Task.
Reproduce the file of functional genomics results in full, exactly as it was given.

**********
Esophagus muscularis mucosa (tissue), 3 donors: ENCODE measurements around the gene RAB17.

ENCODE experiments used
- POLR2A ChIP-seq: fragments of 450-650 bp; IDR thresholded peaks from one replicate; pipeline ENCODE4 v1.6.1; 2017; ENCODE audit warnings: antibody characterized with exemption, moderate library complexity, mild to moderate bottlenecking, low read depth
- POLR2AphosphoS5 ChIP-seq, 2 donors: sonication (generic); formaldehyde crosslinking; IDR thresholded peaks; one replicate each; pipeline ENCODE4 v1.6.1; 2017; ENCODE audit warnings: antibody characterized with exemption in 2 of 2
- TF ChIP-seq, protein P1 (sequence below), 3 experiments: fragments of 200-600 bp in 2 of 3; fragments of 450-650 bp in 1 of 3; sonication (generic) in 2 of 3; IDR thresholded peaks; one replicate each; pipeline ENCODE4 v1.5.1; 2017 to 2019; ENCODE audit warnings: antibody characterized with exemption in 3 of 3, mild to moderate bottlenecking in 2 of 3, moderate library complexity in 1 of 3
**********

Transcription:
Esophagus muscularis mucosa (tissue), 3 donors: ENCODE measurements around the gene RAB17.

ENCODE experiments used
- POLR2A ChIP-seq: fragments of 450-650 bp; IDR thresholded peaks from one replicate; pipeline ENCODE4 v1.6.1; 2017; ENCODE audit warnings: antibody characterized with exemption, moderate library complexity, mild to moderate bottlenecking, low read depth
- POLR2AphosphoS5 ChIP-seq, 2 donors: sonication (generic); formaldehyde crosslinking; IDR thresholded peaks; one replicate each; pipeline ENCODE4 v1.6.1; 2017; ENCODE audit warnings: antibody characterized with exemption in 2 of 2
- TF ChIP-seq, protein P1 (sequence below), 3 experiments: fragments of 200-600 bp in 2 of 3; fragments of 450-650 bp in 1 of 3; sonication (generic) in 2 of 3; IDR thresholded peaks; one replicate each; pipeline ENCODE4 v1.5.1; 2017 to 2019; ENCODE audit warnings: antibody characterized with exemption in 3 of 3, mild to moderate bottlenecking in 2 of 3, moderate library complexity in 1 of 3